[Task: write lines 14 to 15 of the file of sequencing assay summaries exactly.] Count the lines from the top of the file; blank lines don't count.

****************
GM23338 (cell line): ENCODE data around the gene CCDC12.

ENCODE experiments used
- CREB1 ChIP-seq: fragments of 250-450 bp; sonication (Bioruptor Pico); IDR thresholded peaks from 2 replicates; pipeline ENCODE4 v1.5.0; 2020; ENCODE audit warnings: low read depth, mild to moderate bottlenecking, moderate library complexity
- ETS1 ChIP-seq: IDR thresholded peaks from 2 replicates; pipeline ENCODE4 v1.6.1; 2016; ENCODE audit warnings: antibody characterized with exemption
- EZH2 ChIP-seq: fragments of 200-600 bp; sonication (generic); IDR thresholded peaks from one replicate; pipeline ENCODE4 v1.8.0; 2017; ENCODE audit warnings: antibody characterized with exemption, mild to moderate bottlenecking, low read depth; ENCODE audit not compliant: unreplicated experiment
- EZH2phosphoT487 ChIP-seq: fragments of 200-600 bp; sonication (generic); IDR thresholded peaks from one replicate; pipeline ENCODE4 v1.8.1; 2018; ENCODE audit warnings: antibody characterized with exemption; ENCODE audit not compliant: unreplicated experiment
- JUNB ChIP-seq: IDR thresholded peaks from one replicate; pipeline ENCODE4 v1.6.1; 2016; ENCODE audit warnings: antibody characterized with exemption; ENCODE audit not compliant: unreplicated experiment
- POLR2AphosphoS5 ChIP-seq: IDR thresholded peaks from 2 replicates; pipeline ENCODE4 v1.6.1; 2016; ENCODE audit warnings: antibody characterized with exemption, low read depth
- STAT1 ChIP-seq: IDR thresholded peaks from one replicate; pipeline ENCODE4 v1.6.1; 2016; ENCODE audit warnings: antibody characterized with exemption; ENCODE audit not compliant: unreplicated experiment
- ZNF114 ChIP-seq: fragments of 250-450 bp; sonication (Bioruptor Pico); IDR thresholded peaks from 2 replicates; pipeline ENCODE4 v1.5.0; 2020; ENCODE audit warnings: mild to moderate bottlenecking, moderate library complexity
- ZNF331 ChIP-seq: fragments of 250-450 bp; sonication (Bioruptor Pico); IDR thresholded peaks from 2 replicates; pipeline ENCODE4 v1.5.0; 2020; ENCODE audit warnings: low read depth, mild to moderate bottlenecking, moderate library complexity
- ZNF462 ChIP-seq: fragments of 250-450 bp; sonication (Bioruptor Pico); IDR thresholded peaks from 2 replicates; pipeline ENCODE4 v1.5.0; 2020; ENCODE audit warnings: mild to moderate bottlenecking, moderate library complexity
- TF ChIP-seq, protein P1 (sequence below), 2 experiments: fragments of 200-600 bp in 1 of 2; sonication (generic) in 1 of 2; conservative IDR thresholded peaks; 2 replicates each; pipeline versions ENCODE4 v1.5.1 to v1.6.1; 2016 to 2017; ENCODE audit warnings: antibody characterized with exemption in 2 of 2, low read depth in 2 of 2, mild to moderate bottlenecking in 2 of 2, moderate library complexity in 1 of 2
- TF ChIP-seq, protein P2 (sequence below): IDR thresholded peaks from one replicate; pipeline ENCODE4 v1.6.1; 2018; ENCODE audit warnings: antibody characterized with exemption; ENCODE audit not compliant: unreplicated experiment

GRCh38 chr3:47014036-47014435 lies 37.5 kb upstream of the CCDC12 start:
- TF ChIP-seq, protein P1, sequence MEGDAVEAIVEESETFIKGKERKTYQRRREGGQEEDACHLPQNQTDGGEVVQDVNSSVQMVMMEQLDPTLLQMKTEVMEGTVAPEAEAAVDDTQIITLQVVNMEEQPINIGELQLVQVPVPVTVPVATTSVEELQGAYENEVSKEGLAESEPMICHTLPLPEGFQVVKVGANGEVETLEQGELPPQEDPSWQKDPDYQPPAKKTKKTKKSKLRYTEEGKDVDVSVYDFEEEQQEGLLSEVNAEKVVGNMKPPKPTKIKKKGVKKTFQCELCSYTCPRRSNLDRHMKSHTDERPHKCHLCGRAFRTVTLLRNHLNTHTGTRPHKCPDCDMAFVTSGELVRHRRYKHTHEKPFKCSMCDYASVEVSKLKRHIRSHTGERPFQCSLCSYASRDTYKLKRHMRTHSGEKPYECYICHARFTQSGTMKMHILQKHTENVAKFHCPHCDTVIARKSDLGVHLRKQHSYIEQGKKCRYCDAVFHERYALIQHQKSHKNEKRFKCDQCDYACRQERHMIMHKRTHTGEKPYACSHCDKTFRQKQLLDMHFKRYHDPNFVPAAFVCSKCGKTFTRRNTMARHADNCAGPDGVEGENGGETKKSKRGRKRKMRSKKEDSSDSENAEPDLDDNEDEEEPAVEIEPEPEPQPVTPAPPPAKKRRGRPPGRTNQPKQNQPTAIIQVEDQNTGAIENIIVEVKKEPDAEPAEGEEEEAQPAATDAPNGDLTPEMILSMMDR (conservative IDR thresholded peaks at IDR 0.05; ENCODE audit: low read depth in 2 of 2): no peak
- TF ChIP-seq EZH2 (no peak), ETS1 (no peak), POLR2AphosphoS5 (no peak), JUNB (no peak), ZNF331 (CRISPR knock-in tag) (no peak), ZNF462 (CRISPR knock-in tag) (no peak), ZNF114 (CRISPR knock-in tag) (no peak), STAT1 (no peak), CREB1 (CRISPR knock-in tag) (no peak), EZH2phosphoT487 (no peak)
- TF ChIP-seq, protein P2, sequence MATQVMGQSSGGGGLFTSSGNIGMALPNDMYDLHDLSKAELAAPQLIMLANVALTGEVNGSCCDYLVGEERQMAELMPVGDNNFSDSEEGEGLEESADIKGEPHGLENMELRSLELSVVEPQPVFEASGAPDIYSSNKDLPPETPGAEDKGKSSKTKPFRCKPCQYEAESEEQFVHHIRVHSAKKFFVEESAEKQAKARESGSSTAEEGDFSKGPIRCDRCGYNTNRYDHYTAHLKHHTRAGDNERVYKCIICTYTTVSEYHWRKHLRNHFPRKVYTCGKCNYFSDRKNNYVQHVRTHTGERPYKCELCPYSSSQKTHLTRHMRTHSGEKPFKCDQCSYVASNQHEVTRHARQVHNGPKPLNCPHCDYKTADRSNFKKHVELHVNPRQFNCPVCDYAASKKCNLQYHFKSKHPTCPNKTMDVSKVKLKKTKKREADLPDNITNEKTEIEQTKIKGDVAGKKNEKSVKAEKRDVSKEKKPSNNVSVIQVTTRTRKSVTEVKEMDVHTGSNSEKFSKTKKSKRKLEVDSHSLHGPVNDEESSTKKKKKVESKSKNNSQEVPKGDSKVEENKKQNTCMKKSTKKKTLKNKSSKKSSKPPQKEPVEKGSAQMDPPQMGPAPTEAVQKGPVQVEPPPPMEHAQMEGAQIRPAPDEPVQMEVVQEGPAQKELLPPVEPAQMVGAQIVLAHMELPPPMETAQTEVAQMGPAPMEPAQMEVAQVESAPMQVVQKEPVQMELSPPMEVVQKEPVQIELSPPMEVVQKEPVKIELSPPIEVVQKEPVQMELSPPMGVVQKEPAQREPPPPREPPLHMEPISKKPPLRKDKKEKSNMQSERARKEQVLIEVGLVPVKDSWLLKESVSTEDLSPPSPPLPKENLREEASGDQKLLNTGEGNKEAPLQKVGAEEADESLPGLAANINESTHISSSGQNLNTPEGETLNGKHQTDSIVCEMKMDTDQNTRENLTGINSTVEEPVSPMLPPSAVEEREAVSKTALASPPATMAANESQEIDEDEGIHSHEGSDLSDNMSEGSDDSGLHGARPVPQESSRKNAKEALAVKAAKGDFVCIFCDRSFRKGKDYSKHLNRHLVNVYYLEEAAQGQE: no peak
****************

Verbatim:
- TF ChIP-seq, protein P2 (sequence below): IDR thresholded peaks from one replicate; pipeline ENCODE4 v1.6.1; 2018; ENCODE audit warnings: antibody characterized with exemption; ENCODE audit not compliant: unreplicated experiment

GRCh38 chr3:47014036-47014435 lies 37.5 kb upstream of the CCDC12 start: